Life-changing Islet transplant gives Fall River woman new life

“I’m like a kid at Christmas getting that toy they wanted,” says Diann Pick-Robertson

FALL RIVER: Diann Pick-Robertson has a new lease on life, thanks to some new “cell mates.”

Pick-Robertson arrived home at Halifax Stanfield Airport from Edmonton, Alta. late on Dec. 12, greeted by friend Nigel Thorpe, and her parents. She was in Edmonton for an Islet cell transplant, something that is labelled as only an “experimental” surgery by N.S. Health.

“I have some new cell mates,” Pick-Robertson joked in a Dec. 15 interview at a Fall River coffee shop. “It has changed my world 150 per cent. I’m off insulin.

“It’s amazing how different it makes your life, in a positive way. It’s a new lease on life.”

Pick-Robertson has been on insulin for 44 years. She still finds herself wanting to check her sugars.

“It’s more because it was a habit more than anything,” she said. “When you’ve been doing it for so long, it’s a hard habit to break.”

She had the transplant on Oct. 20. Pick-Robertson, who along with Thorpe, are fixtures at Thursday night Lion Wing Night, travelled to Alberta in October to begin preparations for the surgery. Her sister Debbie went with her.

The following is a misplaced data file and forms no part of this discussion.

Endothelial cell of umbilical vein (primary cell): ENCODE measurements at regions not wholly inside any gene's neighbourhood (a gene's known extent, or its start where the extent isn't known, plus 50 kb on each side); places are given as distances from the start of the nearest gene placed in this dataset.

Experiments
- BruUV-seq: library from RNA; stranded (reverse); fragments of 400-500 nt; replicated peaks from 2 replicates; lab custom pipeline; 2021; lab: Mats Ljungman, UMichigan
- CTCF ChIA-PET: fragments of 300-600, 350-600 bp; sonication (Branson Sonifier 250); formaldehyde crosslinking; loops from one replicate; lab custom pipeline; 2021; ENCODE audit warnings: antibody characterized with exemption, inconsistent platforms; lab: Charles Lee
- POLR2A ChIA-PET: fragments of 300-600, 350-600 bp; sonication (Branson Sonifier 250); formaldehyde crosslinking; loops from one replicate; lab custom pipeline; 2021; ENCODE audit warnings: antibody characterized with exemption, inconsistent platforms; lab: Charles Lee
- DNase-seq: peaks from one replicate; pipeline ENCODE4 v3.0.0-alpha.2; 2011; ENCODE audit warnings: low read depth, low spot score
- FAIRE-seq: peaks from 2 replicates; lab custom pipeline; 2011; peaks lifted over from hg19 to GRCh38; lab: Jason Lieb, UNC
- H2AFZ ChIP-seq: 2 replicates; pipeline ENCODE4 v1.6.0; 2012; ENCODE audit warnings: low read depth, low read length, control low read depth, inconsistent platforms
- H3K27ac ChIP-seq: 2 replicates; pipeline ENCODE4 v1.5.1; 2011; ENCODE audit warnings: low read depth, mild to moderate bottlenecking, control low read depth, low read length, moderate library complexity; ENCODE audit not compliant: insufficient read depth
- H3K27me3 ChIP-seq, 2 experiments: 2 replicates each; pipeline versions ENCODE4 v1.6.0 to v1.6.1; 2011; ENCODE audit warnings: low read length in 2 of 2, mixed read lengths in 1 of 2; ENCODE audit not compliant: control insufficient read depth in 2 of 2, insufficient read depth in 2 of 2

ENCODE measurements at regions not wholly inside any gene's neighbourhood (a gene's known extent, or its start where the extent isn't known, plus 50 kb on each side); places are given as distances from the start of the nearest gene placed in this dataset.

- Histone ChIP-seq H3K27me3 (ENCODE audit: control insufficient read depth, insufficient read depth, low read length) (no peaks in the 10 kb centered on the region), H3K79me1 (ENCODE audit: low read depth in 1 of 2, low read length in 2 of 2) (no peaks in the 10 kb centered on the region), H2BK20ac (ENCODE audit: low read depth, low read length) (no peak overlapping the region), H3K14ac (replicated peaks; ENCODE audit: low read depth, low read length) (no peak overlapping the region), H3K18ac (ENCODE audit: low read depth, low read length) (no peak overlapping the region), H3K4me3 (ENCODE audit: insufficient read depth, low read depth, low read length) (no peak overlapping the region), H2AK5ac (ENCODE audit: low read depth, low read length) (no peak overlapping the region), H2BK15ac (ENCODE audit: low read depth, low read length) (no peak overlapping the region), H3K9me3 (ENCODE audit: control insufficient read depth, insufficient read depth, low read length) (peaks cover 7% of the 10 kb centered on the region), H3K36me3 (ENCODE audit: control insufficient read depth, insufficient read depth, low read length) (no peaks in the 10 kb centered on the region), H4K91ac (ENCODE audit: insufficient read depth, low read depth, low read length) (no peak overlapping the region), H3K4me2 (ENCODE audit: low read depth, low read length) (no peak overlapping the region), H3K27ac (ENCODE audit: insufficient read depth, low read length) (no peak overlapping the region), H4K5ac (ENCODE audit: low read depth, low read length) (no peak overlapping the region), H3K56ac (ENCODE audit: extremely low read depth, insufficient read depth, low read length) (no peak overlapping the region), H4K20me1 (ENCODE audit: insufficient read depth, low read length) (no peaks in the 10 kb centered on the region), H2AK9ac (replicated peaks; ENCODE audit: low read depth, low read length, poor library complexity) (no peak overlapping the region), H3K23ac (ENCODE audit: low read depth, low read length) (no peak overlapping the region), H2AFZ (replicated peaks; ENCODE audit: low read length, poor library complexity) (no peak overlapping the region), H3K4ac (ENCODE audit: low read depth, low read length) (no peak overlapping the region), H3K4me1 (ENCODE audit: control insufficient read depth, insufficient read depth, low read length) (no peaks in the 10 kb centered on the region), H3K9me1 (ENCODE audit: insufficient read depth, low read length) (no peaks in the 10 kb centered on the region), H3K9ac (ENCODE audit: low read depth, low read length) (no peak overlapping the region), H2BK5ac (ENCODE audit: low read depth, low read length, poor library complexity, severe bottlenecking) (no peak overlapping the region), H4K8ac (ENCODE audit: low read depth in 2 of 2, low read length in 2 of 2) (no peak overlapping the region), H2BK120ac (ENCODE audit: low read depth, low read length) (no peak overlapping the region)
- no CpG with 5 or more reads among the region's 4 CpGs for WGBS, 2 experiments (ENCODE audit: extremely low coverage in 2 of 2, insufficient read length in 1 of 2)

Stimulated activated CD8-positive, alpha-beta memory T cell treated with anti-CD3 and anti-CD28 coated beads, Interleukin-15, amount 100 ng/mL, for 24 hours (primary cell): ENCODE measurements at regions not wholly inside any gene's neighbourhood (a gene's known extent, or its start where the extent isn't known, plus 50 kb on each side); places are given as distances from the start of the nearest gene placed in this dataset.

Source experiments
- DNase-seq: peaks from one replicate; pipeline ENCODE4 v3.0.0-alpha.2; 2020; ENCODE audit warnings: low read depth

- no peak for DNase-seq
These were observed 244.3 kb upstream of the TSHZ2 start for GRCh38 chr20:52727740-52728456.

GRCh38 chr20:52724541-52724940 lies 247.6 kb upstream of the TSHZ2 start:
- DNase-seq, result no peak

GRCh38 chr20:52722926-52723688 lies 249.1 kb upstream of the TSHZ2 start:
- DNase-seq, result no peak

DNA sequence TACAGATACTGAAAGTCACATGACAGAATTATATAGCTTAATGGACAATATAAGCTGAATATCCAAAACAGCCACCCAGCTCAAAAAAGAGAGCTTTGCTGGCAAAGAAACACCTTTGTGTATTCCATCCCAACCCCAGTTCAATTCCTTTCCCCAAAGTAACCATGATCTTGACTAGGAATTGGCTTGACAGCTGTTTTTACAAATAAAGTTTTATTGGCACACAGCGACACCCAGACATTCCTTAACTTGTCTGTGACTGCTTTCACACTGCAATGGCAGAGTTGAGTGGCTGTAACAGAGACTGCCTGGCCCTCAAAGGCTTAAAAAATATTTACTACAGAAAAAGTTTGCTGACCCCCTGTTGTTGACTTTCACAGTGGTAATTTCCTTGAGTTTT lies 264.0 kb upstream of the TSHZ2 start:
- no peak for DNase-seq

The doctors in Edmonton told Pick-Robertson they were surprised at how well she was doing. Most patients who get the Islet surgery require two surgeries. However, she only needed one.

“The diabetic specialist that followed the procedure once it was done told me I was one of the best patients they’ve ever had,” said Pick-Robertson. “He told me I went through it super easy, and I came out of it fantastic.”

She said the transplant took place Oct. 20, and by that Sunday she was off insulin—not completely, her long acting insulin of four units. She had been taking 14.

“The next time I saw him he took me off it completely,” she said. “There’s no more needles or anything. There’s no way to describe it to someone that hasn’t been through.

“It’s like a new person, a new life. There’s so much weight off my shoulders.”

Pick-Robertson said she’s not sure why the province classifies it as an “experimental” treatment. That’s her next battle—to make it happen here.

But for now she’s taking it day-by-day. It still doesn’t feel real, she said.

“I’m like a kid on Christmas morning with the toy they got that they wanted,” said Pick-Robertson.